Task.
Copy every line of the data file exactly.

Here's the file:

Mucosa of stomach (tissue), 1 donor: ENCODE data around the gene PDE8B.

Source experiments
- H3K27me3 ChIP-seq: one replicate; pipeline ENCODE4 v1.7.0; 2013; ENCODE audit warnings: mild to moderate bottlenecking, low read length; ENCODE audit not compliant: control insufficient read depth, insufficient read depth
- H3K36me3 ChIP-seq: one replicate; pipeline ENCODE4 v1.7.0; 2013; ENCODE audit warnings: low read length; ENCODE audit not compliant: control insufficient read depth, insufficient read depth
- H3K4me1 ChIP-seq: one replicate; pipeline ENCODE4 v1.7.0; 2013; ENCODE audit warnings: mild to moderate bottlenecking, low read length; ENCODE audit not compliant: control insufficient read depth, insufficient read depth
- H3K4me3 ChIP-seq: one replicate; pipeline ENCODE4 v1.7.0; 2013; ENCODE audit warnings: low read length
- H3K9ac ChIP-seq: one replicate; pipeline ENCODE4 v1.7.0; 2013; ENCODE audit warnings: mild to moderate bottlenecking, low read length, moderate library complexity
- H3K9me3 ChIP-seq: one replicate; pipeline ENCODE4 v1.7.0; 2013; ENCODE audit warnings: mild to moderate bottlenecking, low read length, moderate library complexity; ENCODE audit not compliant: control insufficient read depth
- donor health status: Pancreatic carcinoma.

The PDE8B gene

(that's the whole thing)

Mucosa of stomach (tissue), 1 donor: ENCODE data around the gene PDE8B.

Source experiments
- H3K27me3 ChIP-seq: one replicate; pipeline ENCODE4 v1.7.0; 2013; ENCODE audit warnings: mild to moderate bottlenecking, low read length; ENCODE audit not compliant: control insufficient read depth, insufficient read depth
- H3K36me3 ChIP-seq: one replicate; pipeline ENCODE4 v1.7.0; 2013; ENCODE audit warnings: low read length; ENCODE audit not compliant: control insufficient read depth, insufficient read depth
- H3K4me1 ChIP-seq: one replicate; pipeline ENCODE4 v1.7.0; 2013; ENCODE audit warnings: mild to moderate bottlenecking, low read length; ENCODE audit not compliant: control insufficient read depth, insufficient read depth
- H3K4me3 ChIP-seq: one replicate; pipeline ENCODE4 v1.7.0; 2013; ENCODE audit warnings: low read length
- H3K9ac ChIP-seq: one replicate; pipeline ENCODE4 v1.7.0; 2013; ENCODE audit warnings: mild to moderate bottlenecking, low read length, moderate library complexity
- H3K9me3 ChIP-seq: one replicate; pipeline ENCODE4 v1.7.0; 2013; ENCODE audit warnings: mild to moderate bottlenecking, low read length, moderate library complexity; ENCODE audit not compliant: control insufficient read depth
- donor health status: Pancreatic carcinoma.

The PDE8B gene